Rectangular step 4

Step 5:

Now you are ready to spray paint your box!

Rectangular step 5

Step 6:

Once the paint has dried, you can now remove the tape and paper mask.

Rectangular step 6

Now you are ready to fill it with all your treasures! Happy St. Patrick’s Day!!

rectangular box

 

Memory box

Living in a condo means trying to keep your stuff down to a minimum. But after living here for over 10 years I have accumulated a lot. And my addiction to craft supplies, shoes and handbags doesn’t help the situation a bit! This year I am trying to downsize and organize a bit more. Plus every time I watch an episode of Hoarders I immediately want to throw some stuff out. This DIY is my attempt to hold onto some of the memories, but purge the actual physical items.

According to Apartment Therapy’s Cure you should ask yourselves three questions before holding onto something. If any answer to these questions is “no” then get rid of it.

  1. Do I use it?
  2. Do I love it?
  3. Does my apartment need it?

We tend to think the object holds the memories…but it really doesn’t. The memories are in our mind. A good idea to retain the memory is to take a photo of it and then purge it.

So I gathered up a bunch of boxes of old memories and went through each item one by one. Some items belonged to me, and some to family members. Most of the items hadn’t been looked at or used in over 5 years so why am I holding onto them? There were a few things though that still remained important to me so I decided to hang onto them. For the items I was wishy-washy on I set them aside and photographed them. After all of the purging, I was left with just a small amount of items to keep stash away in my memory box for safe keeping.

Here is an easy DIY for a memory box that can hold your special objects for years to come…and not take over your closet at the same time!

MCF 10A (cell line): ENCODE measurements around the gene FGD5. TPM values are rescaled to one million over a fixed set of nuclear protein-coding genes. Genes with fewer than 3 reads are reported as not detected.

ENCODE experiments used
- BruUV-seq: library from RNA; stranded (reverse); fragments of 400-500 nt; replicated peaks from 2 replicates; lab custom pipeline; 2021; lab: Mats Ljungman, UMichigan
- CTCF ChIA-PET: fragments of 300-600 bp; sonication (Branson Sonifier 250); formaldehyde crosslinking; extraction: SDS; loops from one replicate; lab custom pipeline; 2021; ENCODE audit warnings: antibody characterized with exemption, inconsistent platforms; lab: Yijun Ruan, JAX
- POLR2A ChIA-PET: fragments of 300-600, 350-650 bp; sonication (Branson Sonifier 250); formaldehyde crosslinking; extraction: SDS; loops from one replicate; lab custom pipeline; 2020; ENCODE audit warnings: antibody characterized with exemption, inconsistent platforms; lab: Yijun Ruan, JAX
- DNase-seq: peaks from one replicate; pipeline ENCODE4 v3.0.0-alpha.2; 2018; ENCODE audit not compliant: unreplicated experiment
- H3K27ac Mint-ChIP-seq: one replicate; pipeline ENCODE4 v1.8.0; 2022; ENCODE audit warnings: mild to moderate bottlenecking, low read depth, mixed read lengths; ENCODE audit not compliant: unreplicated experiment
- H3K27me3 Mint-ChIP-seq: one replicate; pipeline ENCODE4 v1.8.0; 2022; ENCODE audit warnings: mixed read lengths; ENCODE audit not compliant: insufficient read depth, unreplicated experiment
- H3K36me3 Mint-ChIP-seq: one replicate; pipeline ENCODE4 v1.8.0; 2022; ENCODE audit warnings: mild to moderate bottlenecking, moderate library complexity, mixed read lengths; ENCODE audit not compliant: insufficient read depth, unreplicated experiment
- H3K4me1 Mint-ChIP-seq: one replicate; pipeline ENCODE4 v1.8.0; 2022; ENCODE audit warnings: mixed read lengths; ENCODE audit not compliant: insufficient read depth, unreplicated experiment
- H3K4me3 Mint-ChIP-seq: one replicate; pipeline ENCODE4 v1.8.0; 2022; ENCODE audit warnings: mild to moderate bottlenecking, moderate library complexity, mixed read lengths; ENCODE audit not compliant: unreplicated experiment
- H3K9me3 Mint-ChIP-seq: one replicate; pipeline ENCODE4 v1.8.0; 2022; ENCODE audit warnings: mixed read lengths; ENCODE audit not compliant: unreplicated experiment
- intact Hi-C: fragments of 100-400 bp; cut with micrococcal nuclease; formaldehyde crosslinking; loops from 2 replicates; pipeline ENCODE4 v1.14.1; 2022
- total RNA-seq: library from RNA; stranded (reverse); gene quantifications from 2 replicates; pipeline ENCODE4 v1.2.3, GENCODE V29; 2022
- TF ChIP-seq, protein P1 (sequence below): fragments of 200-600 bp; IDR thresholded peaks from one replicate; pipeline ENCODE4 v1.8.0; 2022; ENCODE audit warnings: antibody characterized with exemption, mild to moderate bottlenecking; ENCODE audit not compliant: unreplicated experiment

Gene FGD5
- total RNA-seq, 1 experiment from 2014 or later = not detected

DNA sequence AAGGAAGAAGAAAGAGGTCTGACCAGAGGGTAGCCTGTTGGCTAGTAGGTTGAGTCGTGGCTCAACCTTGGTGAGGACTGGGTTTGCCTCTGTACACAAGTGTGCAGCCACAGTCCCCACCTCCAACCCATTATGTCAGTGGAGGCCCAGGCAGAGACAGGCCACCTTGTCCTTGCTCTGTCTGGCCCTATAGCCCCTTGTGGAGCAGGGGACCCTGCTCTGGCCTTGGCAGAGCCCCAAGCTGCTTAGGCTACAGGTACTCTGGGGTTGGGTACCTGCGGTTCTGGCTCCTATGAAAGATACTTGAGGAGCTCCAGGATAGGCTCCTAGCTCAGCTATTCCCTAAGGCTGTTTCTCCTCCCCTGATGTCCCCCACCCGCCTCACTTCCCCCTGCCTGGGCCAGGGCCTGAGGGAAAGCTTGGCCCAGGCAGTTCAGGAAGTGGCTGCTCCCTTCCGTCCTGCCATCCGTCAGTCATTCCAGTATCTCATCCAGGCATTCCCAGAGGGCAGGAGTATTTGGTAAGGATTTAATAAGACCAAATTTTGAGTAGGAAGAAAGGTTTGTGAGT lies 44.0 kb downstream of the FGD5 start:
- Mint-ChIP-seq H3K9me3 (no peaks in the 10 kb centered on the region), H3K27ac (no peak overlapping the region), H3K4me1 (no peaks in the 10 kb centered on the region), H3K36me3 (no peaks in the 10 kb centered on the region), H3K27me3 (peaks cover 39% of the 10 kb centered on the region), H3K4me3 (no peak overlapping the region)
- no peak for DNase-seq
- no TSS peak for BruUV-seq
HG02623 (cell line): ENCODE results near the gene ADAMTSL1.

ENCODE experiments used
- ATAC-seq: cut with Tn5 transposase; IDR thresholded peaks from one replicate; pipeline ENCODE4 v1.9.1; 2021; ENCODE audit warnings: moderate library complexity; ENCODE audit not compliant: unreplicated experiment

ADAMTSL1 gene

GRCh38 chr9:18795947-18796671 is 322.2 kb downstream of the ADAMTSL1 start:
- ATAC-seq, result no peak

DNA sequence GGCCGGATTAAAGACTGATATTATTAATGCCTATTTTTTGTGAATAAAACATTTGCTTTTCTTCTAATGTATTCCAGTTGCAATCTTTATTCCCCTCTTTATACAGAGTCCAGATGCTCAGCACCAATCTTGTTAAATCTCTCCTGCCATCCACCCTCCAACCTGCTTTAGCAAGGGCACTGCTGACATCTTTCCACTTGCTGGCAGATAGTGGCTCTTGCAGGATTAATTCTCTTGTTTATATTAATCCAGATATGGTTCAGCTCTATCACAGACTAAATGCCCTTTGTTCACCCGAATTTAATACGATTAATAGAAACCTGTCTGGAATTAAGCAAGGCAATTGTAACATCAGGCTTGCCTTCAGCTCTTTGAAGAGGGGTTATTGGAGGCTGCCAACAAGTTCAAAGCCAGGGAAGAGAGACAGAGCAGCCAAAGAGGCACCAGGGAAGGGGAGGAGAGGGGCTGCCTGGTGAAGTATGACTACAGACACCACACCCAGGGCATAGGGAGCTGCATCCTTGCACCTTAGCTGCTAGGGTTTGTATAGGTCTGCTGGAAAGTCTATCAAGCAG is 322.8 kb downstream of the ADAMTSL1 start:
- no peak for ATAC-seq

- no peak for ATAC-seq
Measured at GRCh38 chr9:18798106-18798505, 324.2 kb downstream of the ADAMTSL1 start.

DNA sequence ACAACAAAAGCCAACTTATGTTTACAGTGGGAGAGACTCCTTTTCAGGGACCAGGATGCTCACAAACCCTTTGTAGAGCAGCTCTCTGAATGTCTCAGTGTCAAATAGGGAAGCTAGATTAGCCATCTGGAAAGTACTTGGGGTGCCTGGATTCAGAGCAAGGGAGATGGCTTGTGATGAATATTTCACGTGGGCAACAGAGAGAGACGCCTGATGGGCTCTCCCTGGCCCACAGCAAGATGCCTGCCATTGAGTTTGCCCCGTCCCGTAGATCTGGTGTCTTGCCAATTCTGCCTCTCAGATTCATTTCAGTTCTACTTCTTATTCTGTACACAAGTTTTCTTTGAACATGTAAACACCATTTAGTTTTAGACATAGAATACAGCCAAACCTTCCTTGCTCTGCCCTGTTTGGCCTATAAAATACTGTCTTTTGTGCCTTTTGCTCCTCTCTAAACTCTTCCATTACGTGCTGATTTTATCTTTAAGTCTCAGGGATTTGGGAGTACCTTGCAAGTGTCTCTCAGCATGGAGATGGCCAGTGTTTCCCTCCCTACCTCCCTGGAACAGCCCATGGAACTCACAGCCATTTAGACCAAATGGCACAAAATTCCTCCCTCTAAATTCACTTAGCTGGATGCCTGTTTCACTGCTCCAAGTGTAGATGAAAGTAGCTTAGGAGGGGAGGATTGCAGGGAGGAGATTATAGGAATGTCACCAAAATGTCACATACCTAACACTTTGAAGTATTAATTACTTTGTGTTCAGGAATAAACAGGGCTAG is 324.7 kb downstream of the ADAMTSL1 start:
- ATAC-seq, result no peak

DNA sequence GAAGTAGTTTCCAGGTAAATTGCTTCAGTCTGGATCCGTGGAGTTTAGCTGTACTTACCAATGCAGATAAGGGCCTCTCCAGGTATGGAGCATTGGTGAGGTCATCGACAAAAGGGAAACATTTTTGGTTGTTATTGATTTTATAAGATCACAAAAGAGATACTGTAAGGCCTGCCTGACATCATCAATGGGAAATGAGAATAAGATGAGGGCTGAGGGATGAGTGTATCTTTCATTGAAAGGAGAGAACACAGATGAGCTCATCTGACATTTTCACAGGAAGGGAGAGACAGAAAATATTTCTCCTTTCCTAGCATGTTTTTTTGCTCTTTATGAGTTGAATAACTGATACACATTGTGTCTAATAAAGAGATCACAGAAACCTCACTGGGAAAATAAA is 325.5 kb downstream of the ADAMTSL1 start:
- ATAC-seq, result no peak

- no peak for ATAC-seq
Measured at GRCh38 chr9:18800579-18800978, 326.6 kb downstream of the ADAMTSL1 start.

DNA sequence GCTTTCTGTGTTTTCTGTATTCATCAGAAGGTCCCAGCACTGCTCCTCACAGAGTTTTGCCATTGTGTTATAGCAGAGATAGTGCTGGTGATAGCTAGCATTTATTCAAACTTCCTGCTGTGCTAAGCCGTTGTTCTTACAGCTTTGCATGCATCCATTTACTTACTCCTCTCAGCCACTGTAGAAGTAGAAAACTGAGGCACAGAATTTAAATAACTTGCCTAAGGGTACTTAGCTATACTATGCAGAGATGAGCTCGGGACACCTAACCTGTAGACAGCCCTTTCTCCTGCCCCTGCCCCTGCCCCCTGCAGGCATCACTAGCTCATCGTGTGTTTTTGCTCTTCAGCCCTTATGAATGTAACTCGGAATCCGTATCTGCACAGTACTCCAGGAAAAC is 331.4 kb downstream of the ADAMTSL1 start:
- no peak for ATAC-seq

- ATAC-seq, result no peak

Memory box

MATERIALS

  • Wood box (I used this 9 x 12 box from Michaels)
  • Martha Stewart white wood stain
  • Wide paint brush
  • Craft glue
  • Printed lid template (PDF)
  • 4 felt pads (I used clear self adhesive rubber feet but they proved difficult)
  • Drawer label hardware and nails (I used reproduction porcelain numbers)

Memory Box Materials

INSTRUCTIONS

Step 1:

Go through your boxes of memories and determine which items you want to save, purge and photograph, and which ones you can just toss out. For the items you want to purge (yet photograph) set them up on a nice backdrop and photograph. I used a piece of white seamless paper to keep it clean and crisp.

Note: You’ll just have to take my word for it that I did this step. The process was a few weeks long and my place was a major disaster. I didn’t really want to document this for it was a little scary!

Step 2:

Download the lid template. If you have Illustrator you can open it up in that program and place your photos into the file. When you are done, print out your template.

Tip: Since box sizes will differ, I suggest measuring the inside of your box lid and setting up that size page in your preferred software program. You can follow the grid-like template I created, or go full bleed. Even better would going more free-form with your layout. You could even take paper memories (like cards, ticket stubs, photos, etc.) and make a collage. Be creative!!

Step 3:

Put a small amount of the white wood stain in a bowl and paint your box with the grain on the top and sides. Set aside to dry.

Memory box paint

Step 4:

Once your box is dry, you can open it up and apply a small amount of glue to the inside lid. Use your paint brush to spread it out evenly and lightly. Adding too much glue may make your paper warp, so go easy on it.

Memory box glue

Step 5:

Place your printed out template into the top of the lid and smooth out any bubbles or wrinkles. Let dry.

Memory box glue lid

Step 6:

Flip your box over and  adhere (or glue) your 4 felt pads to each corner of the box. I used clear self adhesive rubber feet and something went terribly wrong with them. I ended up hot gluing them to the bottom. I would suggest felt next time around.

Memory box feet

Step 7:

I wanted to display my memory boxes on my shelf, so I wanted a way to visually organize them. I found these reproduction porcelain numbers at Retrofit Home in Seattle that I thought would be perfect.

Another option is getting some drawer label hardware for the outsides. You can nail them, or hot glue them onto the outside of the boxes to keep them in order. I decided to nail mine, so I picked up some small 3/4″ nails. They were a little difficult to nail on, but with some practice (and one broken edge) I figured out to get them on alright.

Memory Box stacked

Step 8:

Now you are ready to fill er up! I filled mine with childhood memories, travel memories, and old cassette tapes. Yes…I was a fan of Stevie B and New Kids on the Block. It was the 80’s! Who doesn’t love a good boy band? You can proceed with the jokes now.

Every time you open it up you will be reminded of all your amazing memories and that life is good!

Memory box